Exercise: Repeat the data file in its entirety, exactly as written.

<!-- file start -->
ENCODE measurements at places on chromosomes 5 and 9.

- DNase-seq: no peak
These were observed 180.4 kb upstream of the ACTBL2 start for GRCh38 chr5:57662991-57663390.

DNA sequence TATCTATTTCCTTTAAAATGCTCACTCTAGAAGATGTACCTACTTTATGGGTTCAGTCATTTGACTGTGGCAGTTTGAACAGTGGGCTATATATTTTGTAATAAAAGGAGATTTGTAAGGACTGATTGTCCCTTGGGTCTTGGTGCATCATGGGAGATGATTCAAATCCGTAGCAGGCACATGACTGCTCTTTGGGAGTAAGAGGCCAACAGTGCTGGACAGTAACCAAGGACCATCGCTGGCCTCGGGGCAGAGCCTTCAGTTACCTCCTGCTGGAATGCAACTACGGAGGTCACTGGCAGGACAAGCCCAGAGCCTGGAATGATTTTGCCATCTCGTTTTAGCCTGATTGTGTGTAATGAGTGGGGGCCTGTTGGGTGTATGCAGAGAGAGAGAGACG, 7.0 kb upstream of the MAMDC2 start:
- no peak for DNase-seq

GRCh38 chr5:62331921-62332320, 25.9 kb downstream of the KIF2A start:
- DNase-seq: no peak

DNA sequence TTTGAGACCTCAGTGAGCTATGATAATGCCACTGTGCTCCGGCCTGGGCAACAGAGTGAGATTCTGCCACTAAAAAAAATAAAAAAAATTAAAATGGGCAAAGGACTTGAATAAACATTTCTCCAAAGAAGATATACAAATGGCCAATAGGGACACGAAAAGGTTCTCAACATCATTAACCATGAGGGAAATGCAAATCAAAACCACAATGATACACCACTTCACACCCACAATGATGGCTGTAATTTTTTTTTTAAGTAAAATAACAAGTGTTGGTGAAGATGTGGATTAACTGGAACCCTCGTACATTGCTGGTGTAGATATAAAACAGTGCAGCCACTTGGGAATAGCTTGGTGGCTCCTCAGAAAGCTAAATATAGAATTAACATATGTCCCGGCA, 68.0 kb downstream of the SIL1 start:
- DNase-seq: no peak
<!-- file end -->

ENCODE measurements at places on chromosomes 5 and 9.

- DNase-seq: no peak
These were observed 180.4 kb upstream of the ACTBL2 start for GRCh38 chr5:57662991-57663390.

DNA sequence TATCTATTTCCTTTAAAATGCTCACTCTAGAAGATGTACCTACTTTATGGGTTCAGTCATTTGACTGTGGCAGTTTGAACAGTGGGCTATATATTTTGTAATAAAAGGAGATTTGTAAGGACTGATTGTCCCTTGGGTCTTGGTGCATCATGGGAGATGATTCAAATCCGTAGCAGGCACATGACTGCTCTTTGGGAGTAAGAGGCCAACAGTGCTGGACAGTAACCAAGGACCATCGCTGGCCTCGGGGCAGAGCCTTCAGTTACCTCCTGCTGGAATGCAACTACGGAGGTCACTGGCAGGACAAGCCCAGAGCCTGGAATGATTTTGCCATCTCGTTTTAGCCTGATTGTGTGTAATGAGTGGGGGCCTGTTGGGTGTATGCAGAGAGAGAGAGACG, 7.0 kb upstream of the MAMDC2 start:
- no peak for DNase-seq

GRCh38 chr5:62331921-62332320, 25.9 kb downstream of the KIF2A start:
- DNase-seq: no peak

DNA sequence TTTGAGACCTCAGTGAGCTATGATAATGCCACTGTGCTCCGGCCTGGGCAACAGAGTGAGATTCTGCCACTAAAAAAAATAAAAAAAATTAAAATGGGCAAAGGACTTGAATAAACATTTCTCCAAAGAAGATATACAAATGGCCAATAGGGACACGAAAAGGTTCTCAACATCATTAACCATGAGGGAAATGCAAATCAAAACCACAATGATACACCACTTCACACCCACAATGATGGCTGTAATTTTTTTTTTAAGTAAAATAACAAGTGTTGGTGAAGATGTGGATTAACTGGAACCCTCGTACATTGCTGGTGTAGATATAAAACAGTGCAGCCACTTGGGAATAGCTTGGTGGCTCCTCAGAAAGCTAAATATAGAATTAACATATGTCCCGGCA, 68.0 kb downstream of the SIL1 start:
- DNase-seq: no peak